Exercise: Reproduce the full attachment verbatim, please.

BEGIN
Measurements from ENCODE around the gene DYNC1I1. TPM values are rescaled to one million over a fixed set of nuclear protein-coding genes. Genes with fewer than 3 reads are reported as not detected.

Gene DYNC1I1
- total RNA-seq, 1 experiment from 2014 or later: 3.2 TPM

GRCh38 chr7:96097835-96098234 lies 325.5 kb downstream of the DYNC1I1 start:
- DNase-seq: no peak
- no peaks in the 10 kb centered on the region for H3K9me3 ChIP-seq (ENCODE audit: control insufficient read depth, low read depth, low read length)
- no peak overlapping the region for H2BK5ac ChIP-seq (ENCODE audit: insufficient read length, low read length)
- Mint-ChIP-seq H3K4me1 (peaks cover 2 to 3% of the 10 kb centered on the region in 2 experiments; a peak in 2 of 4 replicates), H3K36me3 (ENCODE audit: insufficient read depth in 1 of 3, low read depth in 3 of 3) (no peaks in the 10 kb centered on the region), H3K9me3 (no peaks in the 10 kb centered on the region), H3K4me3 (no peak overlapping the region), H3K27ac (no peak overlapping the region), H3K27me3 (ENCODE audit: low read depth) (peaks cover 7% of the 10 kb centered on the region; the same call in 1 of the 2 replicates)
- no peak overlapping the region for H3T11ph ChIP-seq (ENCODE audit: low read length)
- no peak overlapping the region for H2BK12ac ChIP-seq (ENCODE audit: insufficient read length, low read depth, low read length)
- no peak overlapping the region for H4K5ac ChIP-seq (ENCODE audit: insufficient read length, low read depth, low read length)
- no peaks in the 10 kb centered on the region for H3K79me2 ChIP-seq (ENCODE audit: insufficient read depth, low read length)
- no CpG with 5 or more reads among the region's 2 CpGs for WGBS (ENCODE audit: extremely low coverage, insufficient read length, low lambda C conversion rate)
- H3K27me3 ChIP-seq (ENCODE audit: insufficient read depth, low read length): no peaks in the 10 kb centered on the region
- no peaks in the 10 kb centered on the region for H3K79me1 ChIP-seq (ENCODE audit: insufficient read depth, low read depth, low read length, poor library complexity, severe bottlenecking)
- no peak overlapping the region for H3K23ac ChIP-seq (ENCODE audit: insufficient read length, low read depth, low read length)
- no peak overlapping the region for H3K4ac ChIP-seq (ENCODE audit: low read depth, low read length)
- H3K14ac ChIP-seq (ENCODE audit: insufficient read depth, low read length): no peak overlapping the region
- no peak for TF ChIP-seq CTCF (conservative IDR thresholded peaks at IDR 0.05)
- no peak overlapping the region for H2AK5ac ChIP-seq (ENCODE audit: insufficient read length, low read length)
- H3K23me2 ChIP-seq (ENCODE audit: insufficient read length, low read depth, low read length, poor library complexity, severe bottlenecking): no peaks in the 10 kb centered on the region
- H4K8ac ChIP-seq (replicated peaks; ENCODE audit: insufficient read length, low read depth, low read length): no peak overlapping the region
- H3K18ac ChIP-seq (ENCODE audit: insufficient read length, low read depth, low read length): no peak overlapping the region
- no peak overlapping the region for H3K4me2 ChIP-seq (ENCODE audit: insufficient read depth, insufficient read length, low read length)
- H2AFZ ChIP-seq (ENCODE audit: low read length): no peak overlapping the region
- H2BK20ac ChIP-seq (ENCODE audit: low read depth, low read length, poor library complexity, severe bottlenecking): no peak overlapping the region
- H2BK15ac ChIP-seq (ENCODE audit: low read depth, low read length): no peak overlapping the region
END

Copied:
Measurements from ENCODE around the gene DYNC1I1. TPM values are rescaled to one million over a fixed set of nuclear protein-coding genes. Genes with fewer than 3 reads are reported as not detected.

Gene DYNC1I1
- total RNA-seq, 1 experiment from 2014 or later: 3.2 TPM

GRCh38 chr7:96097835-96098234 lies 325.5 kb downstream of the DYNC1I1 start:
- DNase-seq: no peak
- no peaks in the 10 kb centered on the region for H3K9me3 ChIP-seq (ENCODE audit: control insufficient read depth, low read depth, low read length)
- no peak overlapping the region for H2BK5ac ChIP-seq (ENCODE audit: insufficient read length, low read length)
- Mint-ChIP-seq H3K4me1 (peaks cover 2 to 3% of the 10 kb centered on the region in 2 experiments; a peak in 2 of 4 replicates), H3K36me3 (ENCODE audit: insufficient read depth in 1 of 3, low read depth in 3 of 3) (no peaks in the 10 kb centered on the region), H3K9me3 (no peaks in the 10 kb centered on the region), H3K4me3 (no peak overlapping the region), H3K27ac (no peak overlapping the region), H3K27me3 (ENCODE audit: low read depth) (peaks cover 7% of the 10 kb centered on the region; the same call in 1 of the 2 replicates)
- no peak overlapping the region for H3T11ph ChIP-seq (ENCODE audit: low read length)
- no peak overlapping the region for H2BK12ac ChIP-seq (ENCODE audit: insufficient read length, low read depth, low read length)
- no peak overlapping the region for H4K5ac ChIP-seq (ENCODE audit: insufficient read length, low read depth, low read length)
- no peaks in the 10 kb centered on the region for H3K79me2 ChIP-seq (ENCODE audit: insufficient read depth, low read length)
- no CpG with 5 or more reads among the region's 2 CpGs for WGBS (ENCODE audit: extremely low coverage, insufficient read length, low lambda C conversion rate)
- H3K27me3 ChIP-seq (ENCODE audit: insufficient read depth, low read length): no peaks in the 10 kb centered on the region
- no peaks in the 10 kb centered on the region for H3K79me1 ChIP-seq (ENCODE audit: insufficient read depth, low read depth, low read length, poor library complexity, severe bottlenecking)
- no peak overlapping the region for H3K23ac ChIP-seq (ENCODE audit: insufficient read length, low read depth, low read length)
- no peak overlapping the region for H3K4ac ChIP-seq (ENCODE audit: low read depth, low read length)
- H3K14ac ChIP-seq (ENCODE audit: insufficient read depth, low read length): no peak overlapping the region
- no peak for TF ChIP-seq CTCF (conservative IDR thresholded peaks at IDR 0.05)
- no peak overlapping the region for H2AK5ac ChIP-seq (ENCODE audit: insufficient read length, low read length)
- H3K23me2 ChIP-seq (ENCODE audit: insufficient read length, low read depth, low read length, poor library complexity, severe bottlenecking): no peaks in the 10 kb centered on the region
- H4K8ac ChIP-seq (replicated peaks; ENCODE audit: insufficient read length, low read depth, low read length): no peak overlapping the region
- H3K18ac ChIP-seq (ENCODE audit: insufficient read length, low read depth, low read length): no peak overlapping the region
- no peak overlapping the region for H3K4me2 ChIP-seq (ENCODE audit: insufficient read depth, insufficient read length, low read length)
- H2AFZ ChIP-seq (ENCODE audit: low read length): no peak overlapping the region
- H2BK20ac ChIP-seq (ENCODE audit: low read depth, low read length, poor library complexity, severe bottlenecking): no peak overlapping the region
- H2BK15ac ChIP-seq (ENCODE audit: low read depth, low read length): no peak overlapping the region